Deborah Bentley, executive secretary to the president and the Board of Regents at Eastern New Mexico University, worked in the insurance industry for 10 years, which she says was "10 years too long." Switching to working in education has been "extremely rewarding."
Her "typical secretarial duties" also include a few added tasks. Duties for the regents include preparing an annual calendar of meetings, legal notices, transcribing minutes and handling other requests from the regents.
She also attends commencements, travels to out-of-town board meetings, which include the Roswell and Ruidoso campuses and to Santa Fe once a year during the legislative session. The latter has allowed her to meet various state representatives and senators.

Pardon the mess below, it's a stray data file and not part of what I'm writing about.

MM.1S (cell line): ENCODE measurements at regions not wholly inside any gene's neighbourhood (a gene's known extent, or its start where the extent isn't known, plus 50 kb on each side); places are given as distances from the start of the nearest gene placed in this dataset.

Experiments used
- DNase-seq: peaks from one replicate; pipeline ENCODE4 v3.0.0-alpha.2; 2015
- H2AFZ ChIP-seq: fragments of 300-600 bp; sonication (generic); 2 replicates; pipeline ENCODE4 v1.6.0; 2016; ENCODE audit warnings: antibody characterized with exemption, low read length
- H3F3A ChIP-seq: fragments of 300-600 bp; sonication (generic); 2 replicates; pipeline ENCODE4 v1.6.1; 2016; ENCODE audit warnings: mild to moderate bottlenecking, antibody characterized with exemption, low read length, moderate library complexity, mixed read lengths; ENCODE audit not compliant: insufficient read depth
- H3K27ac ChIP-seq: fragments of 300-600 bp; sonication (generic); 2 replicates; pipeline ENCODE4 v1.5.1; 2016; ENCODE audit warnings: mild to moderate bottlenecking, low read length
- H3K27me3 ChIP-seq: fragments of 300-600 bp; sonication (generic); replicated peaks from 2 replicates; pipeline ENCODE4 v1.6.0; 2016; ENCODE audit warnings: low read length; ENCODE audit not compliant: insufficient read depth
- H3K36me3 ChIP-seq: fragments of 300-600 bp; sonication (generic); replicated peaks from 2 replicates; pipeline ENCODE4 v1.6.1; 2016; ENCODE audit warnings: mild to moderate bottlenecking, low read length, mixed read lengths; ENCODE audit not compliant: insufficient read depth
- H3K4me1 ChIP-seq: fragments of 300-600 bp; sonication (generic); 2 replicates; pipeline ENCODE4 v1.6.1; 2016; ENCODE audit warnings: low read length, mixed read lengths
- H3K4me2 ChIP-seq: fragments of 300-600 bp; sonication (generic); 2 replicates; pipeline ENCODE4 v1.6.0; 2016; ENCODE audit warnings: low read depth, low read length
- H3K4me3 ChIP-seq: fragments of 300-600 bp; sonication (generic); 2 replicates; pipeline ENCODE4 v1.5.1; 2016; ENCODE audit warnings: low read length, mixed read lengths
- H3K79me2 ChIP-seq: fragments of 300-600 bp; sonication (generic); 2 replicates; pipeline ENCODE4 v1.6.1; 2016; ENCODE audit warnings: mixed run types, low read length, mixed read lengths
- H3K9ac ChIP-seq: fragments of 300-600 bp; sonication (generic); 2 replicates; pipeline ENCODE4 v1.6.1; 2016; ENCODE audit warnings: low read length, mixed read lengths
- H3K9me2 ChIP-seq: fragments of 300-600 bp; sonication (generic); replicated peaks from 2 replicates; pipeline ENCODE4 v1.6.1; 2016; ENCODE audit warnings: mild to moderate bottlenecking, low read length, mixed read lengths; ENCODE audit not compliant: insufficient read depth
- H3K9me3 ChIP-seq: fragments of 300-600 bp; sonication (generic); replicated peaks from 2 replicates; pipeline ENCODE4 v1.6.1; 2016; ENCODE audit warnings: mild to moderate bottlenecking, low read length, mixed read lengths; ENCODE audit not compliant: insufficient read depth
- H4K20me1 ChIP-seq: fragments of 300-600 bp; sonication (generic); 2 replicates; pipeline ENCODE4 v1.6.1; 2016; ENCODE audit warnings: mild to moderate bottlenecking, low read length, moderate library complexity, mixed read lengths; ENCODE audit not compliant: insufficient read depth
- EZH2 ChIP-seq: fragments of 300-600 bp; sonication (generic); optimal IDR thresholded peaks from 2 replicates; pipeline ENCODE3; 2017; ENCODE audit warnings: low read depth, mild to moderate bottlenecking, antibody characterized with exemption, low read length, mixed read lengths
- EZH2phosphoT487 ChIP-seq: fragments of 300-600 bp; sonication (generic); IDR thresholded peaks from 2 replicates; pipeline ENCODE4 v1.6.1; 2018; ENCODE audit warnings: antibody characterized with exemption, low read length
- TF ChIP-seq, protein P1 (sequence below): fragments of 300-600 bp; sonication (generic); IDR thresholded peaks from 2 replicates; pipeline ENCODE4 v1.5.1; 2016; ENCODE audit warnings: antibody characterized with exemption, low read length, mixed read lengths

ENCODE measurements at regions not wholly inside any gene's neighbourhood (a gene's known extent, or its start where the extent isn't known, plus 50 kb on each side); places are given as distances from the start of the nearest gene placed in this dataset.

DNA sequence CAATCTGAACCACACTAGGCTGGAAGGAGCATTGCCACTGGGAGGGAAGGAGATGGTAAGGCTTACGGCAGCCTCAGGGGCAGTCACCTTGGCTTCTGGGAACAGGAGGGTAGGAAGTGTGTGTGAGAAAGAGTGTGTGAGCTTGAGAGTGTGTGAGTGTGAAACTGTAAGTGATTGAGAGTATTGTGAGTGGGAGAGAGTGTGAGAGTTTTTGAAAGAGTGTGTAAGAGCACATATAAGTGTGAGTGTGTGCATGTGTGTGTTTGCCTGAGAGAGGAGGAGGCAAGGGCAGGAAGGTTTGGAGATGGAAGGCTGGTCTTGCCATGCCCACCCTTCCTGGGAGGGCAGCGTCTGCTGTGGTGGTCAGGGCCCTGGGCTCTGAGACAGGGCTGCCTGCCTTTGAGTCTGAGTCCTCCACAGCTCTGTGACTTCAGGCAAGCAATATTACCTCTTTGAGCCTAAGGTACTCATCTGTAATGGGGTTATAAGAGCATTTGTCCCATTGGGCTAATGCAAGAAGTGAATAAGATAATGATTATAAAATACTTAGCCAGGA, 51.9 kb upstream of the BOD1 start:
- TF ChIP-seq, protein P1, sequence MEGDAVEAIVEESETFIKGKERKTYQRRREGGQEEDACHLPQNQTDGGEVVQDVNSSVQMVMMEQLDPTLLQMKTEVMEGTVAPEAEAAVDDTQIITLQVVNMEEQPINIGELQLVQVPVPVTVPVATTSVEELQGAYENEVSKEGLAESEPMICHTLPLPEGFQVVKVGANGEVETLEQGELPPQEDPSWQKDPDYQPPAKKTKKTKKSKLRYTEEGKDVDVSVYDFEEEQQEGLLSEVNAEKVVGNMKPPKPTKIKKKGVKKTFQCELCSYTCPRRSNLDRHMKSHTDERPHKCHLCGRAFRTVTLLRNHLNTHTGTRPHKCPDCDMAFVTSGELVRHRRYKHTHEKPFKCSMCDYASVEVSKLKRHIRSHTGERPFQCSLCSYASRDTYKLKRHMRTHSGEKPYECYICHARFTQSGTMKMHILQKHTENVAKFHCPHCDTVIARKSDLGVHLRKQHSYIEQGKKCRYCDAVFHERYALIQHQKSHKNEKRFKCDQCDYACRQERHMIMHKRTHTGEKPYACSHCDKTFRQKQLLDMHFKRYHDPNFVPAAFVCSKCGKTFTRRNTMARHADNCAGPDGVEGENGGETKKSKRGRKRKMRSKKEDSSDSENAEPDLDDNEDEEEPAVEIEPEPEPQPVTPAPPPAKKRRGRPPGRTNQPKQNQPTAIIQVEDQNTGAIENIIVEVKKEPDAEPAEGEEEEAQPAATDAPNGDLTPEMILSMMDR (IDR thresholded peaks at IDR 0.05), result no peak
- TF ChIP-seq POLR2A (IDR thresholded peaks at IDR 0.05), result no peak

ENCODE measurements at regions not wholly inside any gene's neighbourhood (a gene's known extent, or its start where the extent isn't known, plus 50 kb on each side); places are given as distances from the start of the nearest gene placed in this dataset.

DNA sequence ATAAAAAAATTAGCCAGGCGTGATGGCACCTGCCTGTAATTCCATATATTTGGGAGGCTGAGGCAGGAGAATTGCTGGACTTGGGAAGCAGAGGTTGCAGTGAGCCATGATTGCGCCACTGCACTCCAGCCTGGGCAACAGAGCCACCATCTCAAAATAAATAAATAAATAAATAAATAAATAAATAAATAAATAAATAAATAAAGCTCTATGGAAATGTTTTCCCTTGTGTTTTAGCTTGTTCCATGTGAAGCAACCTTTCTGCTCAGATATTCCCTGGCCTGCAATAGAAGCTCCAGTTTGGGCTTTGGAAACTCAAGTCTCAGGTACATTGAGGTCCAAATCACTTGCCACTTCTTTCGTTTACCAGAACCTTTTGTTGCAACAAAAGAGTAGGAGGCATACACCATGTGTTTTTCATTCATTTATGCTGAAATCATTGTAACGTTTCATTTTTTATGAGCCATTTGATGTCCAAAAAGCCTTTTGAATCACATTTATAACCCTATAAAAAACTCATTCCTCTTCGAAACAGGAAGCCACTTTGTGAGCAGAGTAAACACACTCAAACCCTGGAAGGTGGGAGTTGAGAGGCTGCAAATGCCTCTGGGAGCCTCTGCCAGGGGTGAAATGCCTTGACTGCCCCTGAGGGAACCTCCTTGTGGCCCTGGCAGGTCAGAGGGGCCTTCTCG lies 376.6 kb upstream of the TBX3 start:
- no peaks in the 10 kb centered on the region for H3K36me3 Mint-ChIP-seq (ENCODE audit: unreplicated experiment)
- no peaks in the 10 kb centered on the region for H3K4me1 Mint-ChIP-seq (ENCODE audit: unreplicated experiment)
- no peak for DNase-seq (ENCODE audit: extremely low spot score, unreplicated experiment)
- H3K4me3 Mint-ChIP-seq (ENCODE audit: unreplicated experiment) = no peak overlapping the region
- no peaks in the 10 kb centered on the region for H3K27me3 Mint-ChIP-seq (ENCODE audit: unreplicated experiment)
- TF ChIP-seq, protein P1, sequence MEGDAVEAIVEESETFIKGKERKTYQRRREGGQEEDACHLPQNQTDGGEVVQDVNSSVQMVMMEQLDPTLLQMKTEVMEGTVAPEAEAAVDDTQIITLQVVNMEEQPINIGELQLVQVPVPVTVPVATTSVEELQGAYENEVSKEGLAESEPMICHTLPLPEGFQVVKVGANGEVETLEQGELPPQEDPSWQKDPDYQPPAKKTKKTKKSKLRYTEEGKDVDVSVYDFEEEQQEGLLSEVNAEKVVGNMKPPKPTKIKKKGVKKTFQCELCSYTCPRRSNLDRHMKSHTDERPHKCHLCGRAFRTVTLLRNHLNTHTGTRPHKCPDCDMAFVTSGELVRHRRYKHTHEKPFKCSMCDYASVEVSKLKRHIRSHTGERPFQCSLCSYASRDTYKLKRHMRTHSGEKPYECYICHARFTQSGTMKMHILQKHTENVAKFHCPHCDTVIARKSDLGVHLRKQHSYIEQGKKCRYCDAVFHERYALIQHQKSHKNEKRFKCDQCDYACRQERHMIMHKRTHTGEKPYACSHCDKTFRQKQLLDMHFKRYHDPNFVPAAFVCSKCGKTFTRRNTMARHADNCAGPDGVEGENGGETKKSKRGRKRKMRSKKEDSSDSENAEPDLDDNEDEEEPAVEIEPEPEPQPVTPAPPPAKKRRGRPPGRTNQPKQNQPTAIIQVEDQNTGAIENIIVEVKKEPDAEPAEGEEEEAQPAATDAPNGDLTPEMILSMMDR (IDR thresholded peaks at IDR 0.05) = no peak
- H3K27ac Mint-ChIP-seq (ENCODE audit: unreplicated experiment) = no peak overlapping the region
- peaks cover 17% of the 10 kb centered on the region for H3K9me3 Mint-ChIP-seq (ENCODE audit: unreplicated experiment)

Deborah began working for Eastern in 1996 for the Assessment Office in Quay Hall. She transferred to the Office of Planning and Analysis as the executive secretary in 2000 with Dr. Patrice Caldwell as her supervisor.
"As anyone would expect, I learned a lot from Dr. Caldwell during my five years in that office," Deborah said. "It was a great experience, and I learned so much about the University and interacted with a lot of our faculty and staff. I honed a few skills and became a more confident person under Dr. Caldwell's mentorship."
She moved to her current position in January 2005.
"It's been a wonderful job. My experiences have been wide and varied," Deborah said. "I've had the opportunity to meet so many people and to further understand the internal workings of the University. Dr. Gamble is a kind and courteous man, and it was a true pleasure to have spent the last 12 ½ years working with him."
Deborah currently works with Dr. J.S. Elwell, the new president. She says Dr. Elwell and his wife, Edwina, "are very nice people and easy to know. I look forward to working with Dr. Elwell and feel certain he will help Eastern continue on its path of success."